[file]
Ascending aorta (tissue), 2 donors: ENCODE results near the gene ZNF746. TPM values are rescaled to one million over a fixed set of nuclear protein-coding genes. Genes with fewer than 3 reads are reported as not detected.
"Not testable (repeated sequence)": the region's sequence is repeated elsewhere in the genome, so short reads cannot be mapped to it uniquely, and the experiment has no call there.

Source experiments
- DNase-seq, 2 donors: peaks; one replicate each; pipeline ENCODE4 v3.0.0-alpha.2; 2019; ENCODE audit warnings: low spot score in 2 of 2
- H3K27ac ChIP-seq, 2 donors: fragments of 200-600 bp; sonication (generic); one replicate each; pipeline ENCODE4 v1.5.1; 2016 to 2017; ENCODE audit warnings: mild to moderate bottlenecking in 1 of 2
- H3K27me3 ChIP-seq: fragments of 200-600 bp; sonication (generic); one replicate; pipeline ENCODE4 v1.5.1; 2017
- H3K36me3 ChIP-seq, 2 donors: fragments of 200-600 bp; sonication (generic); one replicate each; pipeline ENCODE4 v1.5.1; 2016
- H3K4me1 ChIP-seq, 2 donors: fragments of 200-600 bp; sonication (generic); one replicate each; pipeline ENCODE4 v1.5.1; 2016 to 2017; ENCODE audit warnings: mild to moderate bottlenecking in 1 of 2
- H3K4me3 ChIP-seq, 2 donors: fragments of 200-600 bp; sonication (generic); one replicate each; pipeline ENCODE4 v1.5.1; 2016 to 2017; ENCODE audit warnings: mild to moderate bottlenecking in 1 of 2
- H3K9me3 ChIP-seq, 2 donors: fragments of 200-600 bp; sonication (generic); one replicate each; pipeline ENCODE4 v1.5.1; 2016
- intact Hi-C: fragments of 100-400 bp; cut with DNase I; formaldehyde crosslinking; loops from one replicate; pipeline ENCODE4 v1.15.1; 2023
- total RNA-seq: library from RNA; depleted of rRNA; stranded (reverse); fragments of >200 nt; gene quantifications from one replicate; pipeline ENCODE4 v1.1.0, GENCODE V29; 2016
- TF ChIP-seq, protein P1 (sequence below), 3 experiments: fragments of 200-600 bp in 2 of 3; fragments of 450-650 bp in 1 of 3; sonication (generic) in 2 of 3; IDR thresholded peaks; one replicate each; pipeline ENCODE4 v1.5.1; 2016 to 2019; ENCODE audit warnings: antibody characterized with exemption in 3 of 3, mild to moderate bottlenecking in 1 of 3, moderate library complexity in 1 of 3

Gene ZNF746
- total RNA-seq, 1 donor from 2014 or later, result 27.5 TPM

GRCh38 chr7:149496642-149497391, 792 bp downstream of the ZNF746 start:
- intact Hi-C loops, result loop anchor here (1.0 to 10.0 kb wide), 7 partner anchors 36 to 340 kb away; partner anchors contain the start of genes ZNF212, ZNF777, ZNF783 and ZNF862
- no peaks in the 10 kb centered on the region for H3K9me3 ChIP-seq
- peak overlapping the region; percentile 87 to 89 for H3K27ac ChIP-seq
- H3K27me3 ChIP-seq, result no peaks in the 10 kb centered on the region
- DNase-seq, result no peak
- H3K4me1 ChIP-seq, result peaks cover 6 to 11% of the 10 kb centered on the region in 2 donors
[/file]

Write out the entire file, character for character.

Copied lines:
Ascending aorta (tissue), 2 donors: ENCODE results near the gene ZNF746. TPM values are rescaled to one million over a fixed set of nuclear protein-coding genes. Genes with fewer than 3 reads are reported as not detected.
"Not testable (repeated sequence)": the region's sequence is repeated elsewhere in the genome, so short reads cannot be mapped to it uniquely, and the experiment has no call there.

Source experiments
- DNase-seq, 2 donors: peaks; one replicate each; pipeline ENCODE4 v3.0.0-alpha.2; 2019; ENCODE audit warnings: low spot score in 2 of 2
- H3K27ac ChIP-seq, 2 donors: fragments of 200-600 bp; sonication (generic); one replicate each; pipeline ENCODE4 v1.5.1; 2016 to 2017; ENCODE audit warnings: mild to moderate bottlenecking in 1 of 2
- H3K27me3 ChIP-seq: fragments of 200-600 bp; sonication (generic); one replicate; pipeline ENCODE4 v1.5.1; 2017
- H3K36me3 ChIP-seq, 2 donors: fragments of 200-600 bp; sonication (generic); one replicate each; pipeline ENCODE4 v1.5.1; 2016
- H3K4me1 ChIP-seq, 2 donors: fragments of 200-600 bp; sonication (generic); one replicate each; pipeline ENCODE4 v1.5.1; 2016 to 2017; ENCODE audit warnings: mild to moderate bottlenecking in 1 of 2
- H3K4me3 ChIP-seq, 2 donors: fragments of 200-600 bp; sonication (generic); one replicate each; pipeline ENCODE4 v1.5.1; 2016 to 2017; ENCODE audit warnings: mild to moderate bottlenecking in 1 of 2
- H3K9me3 ChIP-seq, 2 donors: fragments of 200-600 bp; sonication (generic); one replicate each; pipeline ENCODE4 v1.5.1; 2016
- intact Hi-C: fragments of 100-400 bp; cut with DNase I; formaldehyde crosslinking; loops from one replicate; pipeline ENCODE4 v1.15.1; 2023
- total RNA-seq: library from RNA; depleted of rRNA; stranded (reverse); fragments of >200 nt; gene quantifications from one replicate; pipeline ENCODE4 v1.1.0, GENCODE V29; 2016
- TF ChIP-seq, protein P1 (sequence below), 3 experiments: fragments of 200-600 bp in 2 of 3; fragments of 450-650 bp in 1 of 3; sonication (generic) in 2 of 3; IDR thresholded peaks; one replicate each; pipeline ENCODE4 v1.5.1; 2016 to 2019; ENCODE audit warnings: antibody characterized with exemption in 3 of 3, mild to moderate bottlenecking in 1 of 3, moderate library complexity in 1 of 3

Gene ZNF746
- total RNA-seq, 1 donor from 2014 or later, result 27.5 TPM

GRCh38 chr7:149496642-149497391, 792 bp downstream of the ZNF746 start:
- intact Hi-C loops, result loop anchor here (1.0 to 10.0 kb wide), 7 partner anchors 36 to 340 kb away; partner anchors contain the start of genes ZNF212, ZNF777, ZNF783 and ZNF862
- no peaks in the 10 kb centered on the region for H3K9me3 ChIP-seq
- peak overlapping the region; percentile 87 to 89 for H3K27ac ChIP-seq
- H3K27me3 ChIP-seq, result no peaks in the 10 kb centered on the region
- DNase-seq, result no peak
- H3K4me1 ChIP-seq, result peaks cover 6 to 11% of the 10 kb centered on the region in 2 donors